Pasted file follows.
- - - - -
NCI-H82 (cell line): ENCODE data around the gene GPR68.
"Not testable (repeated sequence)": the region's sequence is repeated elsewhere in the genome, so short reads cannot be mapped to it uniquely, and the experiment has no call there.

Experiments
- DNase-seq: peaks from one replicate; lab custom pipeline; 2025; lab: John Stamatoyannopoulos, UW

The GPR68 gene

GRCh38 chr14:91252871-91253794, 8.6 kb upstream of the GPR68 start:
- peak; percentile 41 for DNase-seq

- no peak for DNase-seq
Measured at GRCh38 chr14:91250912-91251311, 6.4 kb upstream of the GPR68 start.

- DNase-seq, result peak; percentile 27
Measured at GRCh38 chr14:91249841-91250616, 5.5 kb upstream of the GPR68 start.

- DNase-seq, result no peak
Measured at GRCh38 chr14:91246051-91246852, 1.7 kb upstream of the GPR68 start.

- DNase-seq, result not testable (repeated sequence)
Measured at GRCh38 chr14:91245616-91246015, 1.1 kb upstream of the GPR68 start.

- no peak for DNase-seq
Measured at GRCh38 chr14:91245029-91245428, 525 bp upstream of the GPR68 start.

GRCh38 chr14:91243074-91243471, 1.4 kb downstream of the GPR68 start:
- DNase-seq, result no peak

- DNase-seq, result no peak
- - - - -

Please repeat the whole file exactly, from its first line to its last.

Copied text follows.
NCI-H82 (cell line): ENCODE data around the gene GPR68.
"Not testable (repeated sequence)": the region's sequence is repeated elsewhere in the genome, so short reads cannot be mapped to it uniquely, and the experiment has no call there.

Experiments
- DNase-seq: peaks from one replicate; lab custom pipeline; 2025; lab: John Stamatoyannopoulos, UW

The GPR68 gene

GRCh38 chr14:91252871-91253794, 8.6 kb upstream of the GPR68 start:
- peak; percentile 41 for DNase-seq

- no peak for DNase-seq
Measured at GRCh38 chr14:91250912-91251311, 6.4 kb upstream of the GPR68 start.

- DNase-seq, result peak; percentile 27
Measured at GRCh38 chr14:91249841-91250616, 5.5 kb upstream of the GPR68 start.

- DNase-seq, result no peak
Measured at GRCh38 chr14:91246051-91246852, 1.7 kb upstream of the GPR68 start.

- DNase-seq, result not testable (repeated sequence)
Measured at GRCh38 chr14:91245616-91246015, 1.1 kb upstream of the GPR68 start.

- no peak for DNase-seq
Measured at GRCh38 chr14:91245029-91245428, 525 bp upstream of the GPR68 start.

GRCh38 chr14:91243074-91243471, 1.4 kb downstream of the GPR68 start:
- DNase-seq, result no peak

- DNase-seq, result no peak